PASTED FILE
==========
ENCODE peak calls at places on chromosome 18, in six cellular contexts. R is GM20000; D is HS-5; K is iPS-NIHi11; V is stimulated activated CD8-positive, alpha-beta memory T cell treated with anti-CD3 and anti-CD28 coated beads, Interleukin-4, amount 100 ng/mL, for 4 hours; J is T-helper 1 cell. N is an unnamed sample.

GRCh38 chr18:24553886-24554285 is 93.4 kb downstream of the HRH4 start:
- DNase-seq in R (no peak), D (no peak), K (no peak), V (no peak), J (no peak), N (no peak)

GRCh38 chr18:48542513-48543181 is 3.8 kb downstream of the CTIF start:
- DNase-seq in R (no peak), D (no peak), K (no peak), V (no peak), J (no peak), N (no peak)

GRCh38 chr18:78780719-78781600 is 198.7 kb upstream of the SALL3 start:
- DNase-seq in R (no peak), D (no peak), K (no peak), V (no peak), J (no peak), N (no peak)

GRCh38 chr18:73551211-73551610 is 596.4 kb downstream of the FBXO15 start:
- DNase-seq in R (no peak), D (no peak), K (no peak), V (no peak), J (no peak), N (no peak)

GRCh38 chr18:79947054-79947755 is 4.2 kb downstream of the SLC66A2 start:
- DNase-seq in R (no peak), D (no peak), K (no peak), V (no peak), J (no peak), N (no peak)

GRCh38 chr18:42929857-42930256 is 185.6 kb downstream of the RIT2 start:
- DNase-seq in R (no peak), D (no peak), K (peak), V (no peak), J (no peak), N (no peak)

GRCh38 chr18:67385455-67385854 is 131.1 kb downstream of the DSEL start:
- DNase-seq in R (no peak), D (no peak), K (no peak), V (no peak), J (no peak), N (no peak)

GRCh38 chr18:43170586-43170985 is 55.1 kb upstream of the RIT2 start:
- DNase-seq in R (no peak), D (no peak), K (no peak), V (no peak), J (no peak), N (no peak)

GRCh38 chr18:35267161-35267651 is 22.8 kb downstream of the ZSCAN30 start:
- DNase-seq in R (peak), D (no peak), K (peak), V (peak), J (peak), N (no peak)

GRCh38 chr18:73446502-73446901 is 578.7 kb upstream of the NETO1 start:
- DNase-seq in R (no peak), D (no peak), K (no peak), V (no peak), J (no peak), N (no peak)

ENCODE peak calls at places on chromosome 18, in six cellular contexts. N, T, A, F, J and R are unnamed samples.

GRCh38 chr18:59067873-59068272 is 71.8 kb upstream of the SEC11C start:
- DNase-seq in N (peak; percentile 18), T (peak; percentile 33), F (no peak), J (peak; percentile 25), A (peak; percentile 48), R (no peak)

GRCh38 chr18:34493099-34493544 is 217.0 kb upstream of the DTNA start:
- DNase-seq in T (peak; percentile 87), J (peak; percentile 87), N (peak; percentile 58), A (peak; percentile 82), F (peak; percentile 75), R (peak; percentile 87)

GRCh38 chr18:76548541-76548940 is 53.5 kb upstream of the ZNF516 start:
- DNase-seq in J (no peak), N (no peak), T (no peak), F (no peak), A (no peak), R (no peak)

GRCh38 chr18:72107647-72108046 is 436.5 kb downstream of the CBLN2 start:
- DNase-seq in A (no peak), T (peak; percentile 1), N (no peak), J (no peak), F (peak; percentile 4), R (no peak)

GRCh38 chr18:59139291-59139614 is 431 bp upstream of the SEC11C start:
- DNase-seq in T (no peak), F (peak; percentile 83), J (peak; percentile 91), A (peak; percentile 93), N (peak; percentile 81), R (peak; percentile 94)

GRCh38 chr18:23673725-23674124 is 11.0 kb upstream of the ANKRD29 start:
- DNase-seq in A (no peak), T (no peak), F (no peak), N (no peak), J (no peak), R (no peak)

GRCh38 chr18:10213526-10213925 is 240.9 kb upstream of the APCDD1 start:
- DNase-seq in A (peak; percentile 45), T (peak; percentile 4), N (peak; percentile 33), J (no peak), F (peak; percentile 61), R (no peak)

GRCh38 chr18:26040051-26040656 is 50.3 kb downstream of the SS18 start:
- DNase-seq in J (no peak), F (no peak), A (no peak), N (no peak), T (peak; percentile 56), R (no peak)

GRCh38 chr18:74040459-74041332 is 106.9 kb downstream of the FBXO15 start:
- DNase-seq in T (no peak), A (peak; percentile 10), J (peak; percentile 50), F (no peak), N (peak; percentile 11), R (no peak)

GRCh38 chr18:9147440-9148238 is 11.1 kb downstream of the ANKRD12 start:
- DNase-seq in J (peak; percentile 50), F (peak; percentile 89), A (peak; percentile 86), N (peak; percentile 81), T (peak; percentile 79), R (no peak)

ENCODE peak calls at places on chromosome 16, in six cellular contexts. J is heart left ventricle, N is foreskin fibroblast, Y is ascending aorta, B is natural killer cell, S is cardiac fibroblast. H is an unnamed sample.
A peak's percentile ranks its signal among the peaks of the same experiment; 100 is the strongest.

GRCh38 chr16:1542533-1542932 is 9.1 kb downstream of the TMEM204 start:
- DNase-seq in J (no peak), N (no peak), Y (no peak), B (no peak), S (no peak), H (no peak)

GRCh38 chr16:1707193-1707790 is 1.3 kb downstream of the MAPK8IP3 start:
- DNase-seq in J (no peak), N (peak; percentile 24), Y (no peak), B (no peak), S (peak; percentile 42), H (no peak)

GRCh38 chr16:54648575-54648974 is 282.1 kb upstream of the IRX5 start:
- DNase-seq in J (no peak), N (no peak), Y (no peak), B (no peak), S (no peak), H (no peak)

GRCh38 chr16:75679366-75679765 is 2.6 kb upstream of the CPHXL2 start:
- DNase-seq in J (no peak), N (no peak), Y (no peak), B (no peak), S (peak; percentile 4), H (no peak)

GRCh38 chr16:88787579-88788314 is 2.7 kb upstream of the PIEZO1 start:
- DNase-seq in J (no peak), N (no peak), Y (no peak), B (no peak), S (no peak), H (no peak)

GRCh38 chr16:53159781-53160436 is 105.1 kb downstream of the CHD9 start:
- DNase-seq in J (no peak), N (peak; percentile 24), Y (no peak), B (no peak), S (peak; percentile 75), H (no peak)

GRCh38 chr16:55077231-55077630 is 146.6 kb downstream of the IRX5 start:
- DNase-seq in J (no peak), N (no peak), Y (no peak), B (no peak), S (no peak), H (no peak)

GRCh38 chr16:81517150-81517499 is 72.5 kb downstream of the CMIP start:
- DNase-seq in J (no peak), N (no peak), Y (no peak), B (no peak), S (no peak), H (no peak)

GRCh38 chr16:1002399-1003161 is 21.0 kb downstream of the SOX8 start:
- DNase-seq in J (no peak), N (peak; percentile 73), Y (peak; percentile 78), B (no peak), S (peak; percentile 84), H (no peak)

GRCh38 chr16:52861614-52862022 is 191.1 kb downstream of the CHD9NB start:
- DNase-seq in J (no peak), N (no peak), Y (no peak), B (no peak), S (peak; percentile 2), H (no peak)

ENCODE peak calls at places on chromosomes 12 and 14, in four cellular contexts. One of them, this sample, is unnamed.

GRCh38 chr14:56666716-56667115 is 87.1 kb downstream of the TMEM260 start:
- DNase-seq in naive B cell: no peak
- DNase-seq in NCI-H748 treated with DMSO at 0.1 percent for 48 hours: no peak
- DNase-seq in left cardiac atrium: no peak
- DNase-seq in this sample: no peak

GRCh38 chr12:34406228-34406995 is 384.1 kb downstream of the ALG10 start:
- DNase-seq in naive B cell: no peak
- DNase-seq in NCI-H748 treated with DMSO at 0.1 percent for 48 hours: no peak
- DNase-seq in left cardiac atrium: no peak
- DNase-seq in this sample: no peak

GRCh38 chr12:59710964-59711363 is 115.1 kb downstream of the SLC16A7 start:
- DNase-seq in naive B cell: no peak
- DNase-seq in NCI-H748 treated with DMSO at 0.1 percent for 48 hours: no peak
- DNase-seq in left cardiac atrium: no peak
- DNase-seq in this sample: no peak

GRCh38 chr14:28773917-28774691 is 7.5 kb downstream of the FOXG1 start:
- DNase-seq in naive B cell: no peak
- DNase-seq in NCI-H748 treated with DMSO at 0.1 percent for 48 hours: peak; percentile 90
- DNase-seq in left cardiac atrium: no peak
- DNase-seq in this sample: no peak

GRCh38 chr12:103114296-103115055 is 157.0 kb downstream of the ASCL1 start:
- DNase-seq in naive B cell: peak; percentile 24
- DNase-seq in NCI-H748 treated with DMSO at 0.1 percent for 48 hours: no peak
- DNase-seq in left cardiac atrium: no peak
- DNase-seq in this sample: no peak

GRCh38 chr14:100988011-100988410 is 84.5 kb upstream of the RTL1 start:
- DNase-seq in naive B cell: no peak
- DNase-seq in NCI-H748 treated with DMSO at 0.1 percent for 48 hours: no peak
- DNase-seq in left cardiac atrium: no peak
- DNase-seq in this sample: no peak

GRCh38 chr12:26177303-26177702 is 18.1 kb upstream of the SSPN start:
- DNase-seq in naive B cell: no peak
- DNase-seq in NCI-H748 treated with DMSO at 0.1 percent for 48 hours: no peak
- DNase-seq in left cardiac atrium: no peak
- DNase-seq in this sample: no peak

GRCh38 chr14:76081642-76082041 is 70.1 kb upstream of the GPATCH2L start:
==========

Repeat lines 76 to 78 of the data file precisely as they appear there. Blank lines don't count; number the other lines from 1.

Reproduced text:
GRCh38 chr12:59710964-59711363 is 115.1 kb downstream of the SLC16A7 start:
- DNase-seq in naive B cell: no peak
- DNase-seq in NCI-H748 treated with DMSO at 0.1 percent for 48 hours: no peak